Humans have always written tales of magic and wonder that relate the human to the non-human world, whether that ‘magic’ is folkloristic belief or the modern quasi-scientific speculations and re-imaginings of Science Fiction and Fantasy. But why should this matter in an age of catastrophic climate change?
Join us online on 17 November 2021, at 18:45 GMT, for an event in which colleagues from the Centre of Fantasy and the Fantastic will foreground via short presentations how both traditional folkloric stories as well as past and current Fantasy texts, whether intended for children or adults, usefully serve to imagine our place in the cultural/natural world, including interactions with non-human others. Tales of connection and disconnection—or of utopia and dystopia—are examples of serious play in which solutions to dilemmas, especially the climate crisis, can be explored. In short, narratives of the Fantastic perennially provide not only welcome solace and escape, but also serve to spark new ways of thinking: fantasy is good to think with.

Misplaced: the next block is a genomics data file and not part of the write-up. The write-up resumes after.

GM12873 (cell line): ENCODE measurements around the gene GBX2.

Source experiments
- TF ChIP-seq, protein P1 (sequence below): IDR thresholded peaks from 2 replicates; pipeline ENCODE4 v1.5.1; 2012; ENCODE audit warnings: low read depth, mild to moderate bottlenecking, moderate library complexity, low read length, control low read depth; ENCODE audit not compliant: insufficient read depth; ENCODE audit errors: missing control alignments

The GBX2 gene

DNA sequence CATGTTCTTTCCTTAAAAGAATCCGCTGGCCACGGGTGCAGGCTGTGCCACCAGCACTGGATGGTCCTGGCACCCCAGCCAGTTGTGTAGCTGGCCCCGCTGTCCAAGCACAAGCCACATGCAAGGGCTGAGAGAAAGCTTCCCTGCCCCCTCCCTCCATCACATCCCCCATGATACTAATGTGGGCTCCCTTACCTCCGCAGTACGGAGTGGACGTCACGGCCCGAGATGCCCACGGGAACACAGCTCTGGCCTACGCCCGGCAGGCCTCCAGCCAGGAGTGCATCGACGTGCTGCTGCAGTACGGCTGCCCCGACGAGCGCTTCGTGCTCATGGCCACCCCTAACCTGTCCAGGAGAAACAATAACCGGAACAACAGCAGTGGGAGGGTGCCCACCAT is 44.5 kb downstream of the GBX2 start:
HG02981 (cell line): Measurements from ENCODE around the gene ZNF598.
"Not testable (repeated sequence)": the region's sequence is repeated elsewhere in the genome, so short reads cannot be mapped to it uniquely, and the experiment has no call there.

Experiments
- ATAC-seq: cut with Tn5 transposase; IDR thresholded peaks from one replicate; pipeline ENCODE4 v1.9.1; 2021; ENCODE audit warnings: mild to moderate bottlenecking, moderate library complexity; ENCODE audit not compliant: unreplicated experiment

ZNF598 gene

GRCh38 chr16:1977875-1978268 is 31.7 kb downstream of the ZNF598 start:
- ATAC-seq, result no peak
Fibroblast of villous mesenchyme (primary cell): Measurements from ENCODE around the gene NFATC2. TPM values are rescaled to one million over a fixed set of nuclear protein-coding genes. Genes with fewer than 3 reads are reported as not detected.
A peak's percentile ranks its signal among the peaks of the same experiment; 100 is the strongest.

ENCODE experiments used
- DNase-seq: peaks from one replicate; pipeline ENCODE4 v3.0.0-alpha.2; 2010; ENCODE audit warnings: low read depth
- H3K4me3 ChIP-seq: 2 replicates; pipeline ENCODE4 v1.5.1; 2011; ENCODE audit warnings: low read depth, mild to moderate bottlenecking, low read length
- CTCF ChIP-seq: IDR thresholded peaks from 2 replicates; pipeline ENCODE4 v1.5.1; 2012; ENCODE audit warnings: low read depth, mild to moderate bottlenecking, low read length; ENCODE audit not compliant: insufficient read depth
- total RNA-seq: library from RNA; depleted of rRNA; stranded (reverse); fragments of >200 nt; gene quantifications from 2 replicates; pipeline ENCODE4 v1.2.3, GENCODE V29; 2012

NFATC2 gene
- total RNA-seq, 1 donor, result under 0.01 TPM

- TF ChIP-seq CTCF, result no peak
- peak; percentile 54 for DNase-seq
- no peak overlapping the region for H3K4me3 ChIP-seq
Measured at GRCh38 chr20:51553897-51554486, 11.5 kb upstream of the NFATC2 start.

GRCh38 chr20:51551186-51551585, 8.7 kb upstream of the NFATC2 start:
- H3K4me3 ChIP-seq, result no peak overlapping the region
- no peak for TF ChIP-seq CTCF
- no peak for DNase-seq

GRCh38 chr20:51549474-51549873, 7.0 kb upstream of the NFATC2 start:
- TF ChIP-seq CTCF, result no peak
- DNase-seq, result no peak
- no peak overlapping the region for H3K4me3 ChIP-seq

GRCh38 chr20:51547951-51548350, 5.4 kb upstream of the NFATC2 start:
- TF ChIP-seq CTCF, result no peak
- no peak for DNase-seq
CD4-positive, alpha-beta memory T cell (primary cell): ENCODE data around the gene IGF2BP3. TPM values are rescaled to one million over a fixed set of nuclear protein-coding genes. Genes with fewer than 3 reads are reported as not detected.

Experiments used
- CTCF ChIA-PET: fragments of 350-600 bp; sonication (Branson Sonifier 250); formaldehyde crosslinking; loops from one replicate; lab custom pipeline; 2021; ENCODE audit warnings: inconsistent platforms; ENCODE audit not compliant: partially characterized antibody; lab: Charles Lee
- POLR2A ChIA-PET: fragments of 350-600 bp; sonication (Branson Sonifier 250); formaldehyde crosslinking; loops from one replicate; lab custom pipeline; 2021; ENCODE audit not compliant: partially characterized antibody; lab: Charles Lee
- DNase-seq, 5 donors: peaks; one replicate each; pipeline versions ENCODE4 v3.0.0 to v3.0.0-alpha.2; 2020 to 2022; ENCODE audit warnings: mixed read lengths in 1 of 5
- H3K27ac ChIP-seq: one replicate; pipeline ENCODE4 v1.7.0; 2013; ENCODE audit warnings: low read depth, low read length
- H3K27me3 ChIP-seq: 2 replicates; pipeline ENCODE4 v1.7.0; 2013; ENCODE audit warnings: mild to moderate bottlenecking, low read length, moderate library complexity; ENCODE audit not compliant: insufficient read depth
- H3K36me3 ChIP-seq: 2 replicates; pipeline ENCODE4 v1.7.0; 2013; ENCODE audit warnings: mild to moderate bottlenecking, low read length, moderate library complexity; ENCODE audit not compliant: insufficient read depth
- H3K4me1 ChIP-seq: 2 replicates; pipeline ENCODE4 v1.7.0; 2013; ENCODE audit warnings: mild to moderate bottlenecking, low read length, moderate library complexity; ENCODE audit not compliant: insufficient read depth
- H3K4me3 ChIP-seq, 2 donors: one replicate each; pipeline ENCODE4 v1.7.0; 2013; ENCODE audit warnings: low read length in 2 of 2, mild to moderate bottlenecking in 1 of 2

The evening will end with a Creative Writing Workshop led by two experienced workshop leaders so that participants can experiment with their own ideas, hopefully inspired by the presentations that have gone before.
Themes and Contributors
Fantasy, Ecology, and Children’s literature
Renewal and Transformation in Traditional and Pre-modern Supernatural Narratives
Transforming the Earth: Techno-Utopian Fantasies
Creative Writing Workshop
Book your free online ticket here.